This progress has created a solid foundation for taking the message of Peace Day to 3 billion people by 2016. Through our own initiatives and collaborations with various parties, Peace One Day continues to encourage organisations and individuals take specific actions to reduce violence around the theme: Who Will You Make Peace With?

In 2014, due to the generous support of the Howard G. Buffett Foundation, Peace One Day launched a 3-year project in the Democratic Republic of Congo (DRC) and the Great Lakes region of Africa for Peace Day, 21 September. The goal of project is to raise awareness of Peace Day and encourage all sectors of society in the region to stand together in the name of peace on 21 September. We hope to see a significant, measurable reduction in violence in the region on Peace Day by 2016 at the latest.

Peace One Day is impartial and independent of any government, political persuasion, corporation or religious creed. Through a multi-platform approach, Peace One Day utilises different tools to raise awareness, advocate for Peace Day and engage the global community in its broad observance.



Living with Schizophrenia a brain disease

It's been four years since Julie my daughter became sick. After Joe my grandson was born, Julie who was then 24 went into a deep postnatal depression where she began to have auditory hallucinations. She was hospitalized for a month at Kyoto University hospital and that became my first encounter with schizophrenia. At that time the doctor reassured me that she would recover and told me that in Japan it happens to one person in a thousand after having a baby. They gave her anti-psychotic medicines and after a month released her from hospital on Christmas Eve. The doctor told me that if her condition remained stable for a year and she had no more hallucinations, she would eventually return to normal.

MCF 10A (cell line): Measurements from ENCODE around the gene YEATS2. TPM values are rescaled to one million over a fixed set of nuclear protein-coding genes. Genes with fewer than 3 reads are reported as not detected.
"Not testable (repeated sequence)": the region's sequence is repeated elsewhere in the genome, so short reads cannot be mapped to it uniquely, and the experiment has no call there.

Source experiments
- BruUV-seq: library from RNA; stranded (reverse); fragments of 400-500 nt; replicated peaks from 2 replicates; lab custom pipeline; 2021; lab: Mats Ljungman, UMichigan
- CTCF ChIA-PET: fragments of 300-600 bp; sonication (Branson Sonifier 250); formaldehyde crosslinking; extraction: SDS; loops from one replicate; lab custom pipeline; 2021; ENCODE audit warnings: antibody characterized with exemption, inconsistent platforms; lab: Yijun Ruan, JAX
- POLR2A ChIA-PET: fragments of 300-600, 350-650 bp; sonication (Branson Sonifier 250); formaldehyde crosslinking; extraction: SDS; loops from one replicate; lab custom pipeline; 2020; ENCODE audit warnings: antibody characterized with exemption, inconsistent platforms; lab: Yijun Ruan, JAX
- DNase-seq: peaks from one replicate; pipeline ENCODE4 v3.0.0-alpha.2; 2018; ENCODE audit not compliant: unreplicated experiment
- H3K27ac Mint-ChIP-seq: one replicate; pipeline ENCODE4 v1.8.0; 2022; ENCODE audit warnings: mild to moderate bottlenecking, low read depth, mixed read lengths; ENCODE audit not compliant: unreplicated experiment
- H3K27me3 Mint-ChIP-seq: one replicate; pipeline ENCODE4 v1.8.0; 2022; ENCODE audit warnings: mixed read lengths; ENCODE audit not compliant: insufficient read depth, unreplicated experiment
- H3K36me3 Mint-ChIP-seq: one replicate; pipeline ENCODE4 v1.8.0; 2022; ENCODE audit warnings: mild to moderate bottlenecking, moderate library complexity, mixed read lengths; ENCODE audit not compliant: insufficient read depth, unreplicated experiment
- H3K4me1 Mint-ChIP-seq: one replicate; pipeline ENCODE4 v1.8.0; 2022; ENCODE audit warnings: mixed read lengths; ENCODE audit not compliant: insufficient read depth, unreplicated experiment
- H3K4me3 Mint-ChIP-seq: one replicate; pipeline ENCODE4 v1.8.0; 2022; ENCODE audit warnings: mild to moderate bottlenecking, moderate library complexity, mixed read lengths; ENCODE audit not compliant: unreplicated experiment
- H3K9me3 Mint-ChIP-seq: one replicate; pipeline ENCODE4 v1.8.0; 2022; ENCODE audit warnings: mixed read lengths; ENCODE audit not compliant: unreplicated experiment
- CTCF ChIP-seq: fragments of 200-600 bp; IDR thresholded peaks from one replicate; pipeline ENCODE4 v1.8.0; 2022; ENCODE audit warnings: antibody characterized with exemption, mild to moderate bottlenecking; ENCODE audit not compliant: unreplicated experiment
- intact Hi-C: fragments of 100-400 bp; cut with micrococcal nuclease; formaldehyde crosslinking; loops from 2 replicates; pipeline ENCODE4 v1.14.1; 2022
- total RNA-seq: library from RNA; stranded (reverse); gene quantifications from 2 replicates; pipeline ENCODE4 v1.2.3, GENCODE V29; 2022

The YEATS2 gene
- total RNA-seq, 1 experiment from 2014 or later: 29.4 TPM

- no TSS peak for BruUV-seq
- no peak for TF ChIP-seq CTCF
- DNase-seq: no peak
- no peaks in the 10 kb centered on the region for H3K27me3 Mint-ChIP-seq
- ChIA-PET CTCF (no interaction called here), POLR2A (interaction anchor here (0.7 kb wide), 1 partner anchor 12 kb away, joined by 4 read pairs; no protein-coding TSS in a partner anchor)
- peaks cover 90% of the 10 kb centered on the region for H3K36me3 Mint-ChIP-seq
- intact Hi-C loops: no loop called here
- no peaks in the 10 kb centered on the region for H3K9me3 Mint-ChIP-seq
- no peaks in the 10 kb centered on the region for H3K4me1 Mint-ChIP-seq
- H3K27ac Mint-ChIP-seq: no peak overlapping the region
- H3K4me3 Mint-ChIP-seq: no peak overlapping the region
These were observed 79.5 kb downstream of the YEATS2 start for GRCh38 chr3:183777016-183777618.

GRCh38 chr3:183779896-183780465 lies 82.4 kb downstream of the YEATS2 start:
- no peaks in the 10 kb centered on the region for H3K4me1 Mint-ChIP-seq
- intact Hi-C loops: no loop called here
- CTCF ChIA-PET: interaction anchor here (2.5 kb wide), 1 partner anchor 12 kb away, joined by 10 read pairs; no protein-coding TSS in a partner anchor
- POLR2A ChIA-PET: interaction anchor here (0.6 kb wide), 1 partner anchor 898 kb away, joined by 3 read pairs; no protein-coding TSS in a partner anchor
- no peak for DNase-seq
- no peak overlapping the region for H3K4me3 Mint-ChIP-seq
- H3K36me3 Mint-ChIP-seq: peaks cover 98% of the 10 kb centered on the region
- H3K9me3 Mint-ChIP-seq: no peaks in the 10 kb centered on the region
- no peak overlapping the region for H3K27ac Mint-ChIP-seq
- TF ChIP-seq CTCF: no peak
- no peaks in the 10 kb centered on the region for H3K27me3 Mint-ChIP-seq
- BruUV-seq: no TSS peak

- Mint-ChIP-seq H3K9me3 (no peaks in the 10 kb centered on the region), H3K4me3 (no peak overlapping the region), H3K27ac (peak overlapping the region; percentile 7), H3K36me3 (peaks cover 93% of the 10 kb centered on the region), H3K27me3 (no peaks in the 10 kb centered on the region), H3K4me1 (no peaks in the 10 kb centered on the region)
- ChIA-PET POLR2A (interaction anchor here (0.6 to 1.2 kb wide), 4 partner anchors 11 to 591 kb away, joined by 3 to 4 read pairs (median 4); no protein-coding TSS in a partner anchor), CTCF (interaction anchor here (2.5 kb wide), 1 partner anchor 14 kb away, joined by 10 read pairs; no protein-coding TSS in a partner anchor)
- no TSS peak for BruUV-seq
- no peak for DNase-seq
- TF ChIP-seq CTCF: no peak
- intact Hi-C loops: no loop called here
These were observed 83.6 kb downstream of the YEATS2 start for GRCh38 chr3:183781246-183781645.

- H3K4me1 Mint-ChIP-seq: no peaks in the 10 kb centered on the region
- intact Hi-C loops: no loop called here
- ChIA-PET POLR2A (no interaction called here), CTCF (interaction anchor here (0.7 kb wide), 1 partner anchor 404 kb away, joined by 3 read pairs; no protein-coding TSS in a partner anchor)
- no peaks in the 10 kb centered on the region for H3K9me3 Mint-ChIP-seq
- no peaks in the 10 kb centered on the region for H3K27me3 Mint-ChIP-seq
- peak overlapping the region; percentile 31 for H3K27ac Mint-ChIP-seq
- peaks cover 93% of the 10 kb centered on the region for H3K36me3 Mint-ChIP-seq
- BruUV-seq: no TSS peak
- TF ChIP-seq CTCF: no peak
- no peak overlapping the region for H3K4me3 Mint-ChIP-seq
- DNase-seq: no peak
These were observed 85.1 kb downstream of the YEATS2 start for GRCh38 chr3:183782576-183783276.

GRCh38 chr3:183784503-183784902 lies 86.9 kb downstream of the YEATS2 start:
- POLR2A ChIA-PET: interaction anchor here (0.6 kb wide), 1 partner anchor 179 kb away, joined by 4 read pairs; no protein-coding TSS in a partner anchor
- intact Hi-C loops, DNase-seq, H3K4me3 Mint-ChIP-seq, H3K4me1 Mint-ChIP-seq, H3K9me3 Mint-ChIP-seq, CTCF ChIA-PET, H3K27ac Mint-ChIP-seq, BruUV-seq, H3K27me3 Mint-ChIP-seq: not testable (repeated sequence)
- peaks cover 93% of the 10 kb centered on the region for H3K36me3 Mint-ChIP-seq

Hopeful, we returned home and began to cope with this disease. I, as probably most people, didn't understand what was happening to Julie. I was filled with concepts and fears and was in a state of denial that Julie, my own child had got this sickness! On the surface it's difficult to see how she is, and most people assume that the strong medication must be causing her to be uncommunicative, distant and in a daze all the time. She was having trouble in understanding people talking, and was having problems with her memory.

Julie as a little girl had been a sweet, good natured child, happy to help anyone, she was loved by everyone. She was very pretty, liked to dress up and go dancing with her older sister Satya. She wasn't very academic and had problems with reading and had a 'short memory'. I was unable to find a school in Japan, that had a 'special needs class'. So she went to a boarding school in New Zealand, where they had special classes for children with dyslexia. After graduating, she returned to Japan and worked for a while in my husbands Indian restaurant, and at the age of 22 left home to live on her own in Kyoto.After an unfortunate encounter with her first boyfriend, she got pregnant but she made the decision that she wanted to have the baby, and raise the child on her own and so I said I would help. Joe, her son is a darling little boy and they both now live with us in Ohara. Julies disease worsened and the symptoms of schizophrenia developed.

The name schizophrenia comes from German, meaning the splitting of the various parts of the thought process. It is a disorder of the brain and affects the limbic temporal structure. This is the part of the brain which filters the normal sensory input. Microscopic studies show there is a decreased number of neurons in specific brain areas or abnormalities in the arrangement of the cells. It affects one in a hundred people and it strikes at random and is unrelated to interpersonal events of childhood or adulthood.